Presentation on theme: "Jan-Michael Frahm, Enrique Dunn Spring 2013"— Presentation transcript:
1 Jan-Michael Frahm, Enrique Dunn Spring 2013 776 Computer VisionFace/Object detectionJan-Michael Frahm, Enrique DunnSpring 2013
2 Previous Lecture The Viola/Jones Face Detector A seminal approach to real-time object detectionTraining is slow, but detection is very fastKey ideasIntegral images for fast feature evaluationBoosting for feature selectionAttentional cascade for fast rejection of non-face windowsP. Viola and M. Jones. Rapid object detection using a boosted cascade of simple features. CVPR 2001.P. Viola and M. Jones. Robust real-time face detection. IJCV 57(2), 2004.
3 Image Features “Rectangle filters” Value = ∑ (pixels in white area) – ∑ (pixels in black area)For real problems results are only as good as the features used...This is the main piece of ad-hoc (or domain) knowledgeRather than the pixels, we have selected a very large set of simple functionsSensitive to edges and other critcal features of the image** At multiple scalesSince the final classifier is a perceptron it is important that the features be non-linear… otherwise the final classifier will be a simple perceptron.We introduce a threshold to yield binary features
4 Computing the integral image ii(x, y-1)s(x-1, y)i(x, y)Cumulative row sum: s(x, y) = s(x–1, y) + i(x, y) Integral image: ii(x, y) = ii(x, y−1) + s(x, y)MATLAB: ii = cumsum(cumsum(double(i)), 2);
5 Boosting for face detection First two features selected by boosting: This feature combination can yield 100% detection rate and 50% false positive rate
7 Receiver operating characteristic Attentional cascadeChain classifiers that are progressively more complex and have lower false positive rates:Receiver operating characteristicvsfalsenegdetermined by% False Pos% Detection50In general simple classifiers, while they are more efficient, they are also weaker.We could define a computational risk hierarchy (in analogy with structural risk minimization)…A nested set of classifier classesThe training process is reminiscent of boosting…- previous classifiers reweight the examples used to train subsequent classifiersThe goal of the training process is different- instead of minimizing errors minimize false positivesTTTTIMAGESUB-WINDOWFACEClassifier 1Classifier 2Classifier 3FFFNON-FACENON-FACENON-FACE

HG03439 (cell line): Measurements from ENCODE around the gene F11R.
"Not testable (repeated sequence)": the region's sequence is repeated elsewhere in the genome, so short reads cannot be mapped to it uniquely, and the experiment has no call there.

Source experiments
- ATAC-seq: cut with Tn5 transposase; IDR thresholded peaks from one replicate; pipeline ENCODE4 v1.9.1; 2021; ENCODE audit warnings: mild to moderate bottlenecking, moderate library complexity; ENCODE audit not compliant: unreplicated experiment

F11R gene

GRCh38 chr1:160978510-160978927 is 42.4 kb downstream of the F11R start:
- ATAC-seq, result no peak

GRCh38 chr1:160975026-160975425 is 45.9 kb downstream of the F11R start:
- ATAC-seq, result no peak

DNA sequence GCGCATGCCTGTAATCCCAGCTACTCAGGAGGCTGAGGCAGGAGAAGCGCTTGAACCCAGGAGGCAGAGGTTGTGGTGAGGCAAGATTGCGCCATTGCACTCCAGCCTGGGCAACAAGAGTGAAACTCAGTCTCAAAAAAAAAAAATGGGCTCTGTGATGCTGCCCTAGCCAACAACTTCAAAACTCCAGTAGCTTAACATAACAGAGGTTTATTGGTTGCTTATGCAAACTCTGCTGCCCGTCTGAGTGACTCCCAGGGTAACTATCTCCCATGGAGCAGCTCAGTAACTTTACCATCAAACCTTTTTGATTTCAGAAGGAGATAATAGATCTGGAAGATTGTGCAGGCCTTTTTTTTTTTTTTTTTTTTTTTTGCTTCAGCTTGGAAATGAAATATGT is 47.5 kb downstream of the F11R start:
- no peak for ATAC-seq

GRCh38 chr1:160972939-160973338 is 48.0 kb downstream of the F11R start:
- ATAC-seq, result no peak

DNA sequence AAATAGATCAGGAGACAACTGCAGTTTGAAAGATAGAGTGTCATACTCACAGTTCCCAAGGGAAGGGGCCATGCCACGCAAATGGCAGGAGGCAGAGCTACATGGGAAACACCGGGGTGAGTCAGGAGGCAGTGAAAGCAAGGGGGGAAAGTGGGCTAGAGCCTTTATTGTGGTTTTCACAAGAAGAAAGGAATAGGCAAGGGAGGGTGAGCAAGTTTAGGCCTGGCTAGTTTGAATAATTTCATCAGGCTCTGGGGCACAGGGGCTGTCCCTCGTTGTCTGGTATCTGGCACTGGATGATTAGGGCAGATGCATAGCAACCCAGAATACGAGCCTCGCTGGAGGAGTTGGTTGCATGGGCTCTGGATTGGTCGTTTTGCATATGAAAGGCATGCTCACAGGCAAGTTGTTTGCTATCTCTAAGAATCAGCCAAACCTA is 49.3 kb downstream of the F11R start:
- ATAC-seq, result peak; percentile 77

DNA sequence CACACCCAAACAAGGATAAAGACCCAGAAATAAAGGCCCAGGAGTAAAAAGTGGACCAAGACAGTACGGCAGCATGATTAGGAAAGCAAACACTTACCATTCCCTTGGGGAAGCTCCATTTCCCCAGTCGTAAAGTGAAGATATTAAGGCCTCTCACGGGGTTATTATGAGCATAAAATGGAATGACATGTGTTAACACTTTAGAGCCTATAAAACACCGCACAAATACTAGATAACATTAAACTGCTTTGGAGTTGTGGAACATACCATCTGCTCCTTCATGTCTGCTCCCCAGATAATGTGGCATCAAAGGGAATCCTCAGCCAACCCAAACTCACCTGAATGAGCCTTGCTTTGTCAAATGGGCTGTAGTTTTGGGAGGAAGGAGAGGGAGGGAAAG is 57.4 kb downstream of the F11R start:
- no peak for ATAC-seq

8 Boosting vs. SVM Advantages of boosting Disadvantages Integrates classifier training with feature selectionComplexity of training is linear instead of quadratic in the number of training examplesFlexibility in the choice of weak learners, boosting schemeTesting is fastEasy to implementDisadvantagesNeeds many training examplesTraining is slowOften doesn’t work as well as SVM (especially for many-class problems)
9 Face Recognition Attributes for training Similes for training N. Kumar, A. C. Berg, P. N. Belhumeur, and S. K. Nayar, "Attribute and Simile Classifiers for Face Verification," ICCV 2009.
10 Face Recognition with Attributes Low-levelfeaturesImagesAttributesVerificationRGBHOGLBPSIFT…+-DarkhairAsianRoundJawDifferentMaleRGBHOGLBPSIFT…+-
11 Learning an attribute classifier TrainingimagesLow-levelfeaturesFeatureselectionTrainclassifierRGBHoGHSV…RGB, NoseHoG, EyesGenderclassifierMalesHSV, HairRGBHoGHSV…Edges, Mouth…Male0.87Females
14 Principal Component Analysis A N x N pixel image of a face, represented as a vector occupies a single point in N2-dimensional image space.Images of faces being similar in overall configuration, will not be randomly distributed in this huge image space.Therefore, they can be described by a low dimensional subspace.Main idea of PCA for faces:To find vectors that best account for variation of face images in entire image space.These vectors are called eigen vectors.Construct a face space and project the images into this face space (eigenfaces).
15 Image RepresentationTraining set of m images of size N*N are represented by vectors of size N2x1,x2,x3,…,xMExample
16 Average Image and Difference Images The average training set is defined bym= (1/m) ∑mi=1 xiEach face differs from the average by vectorri = xi – m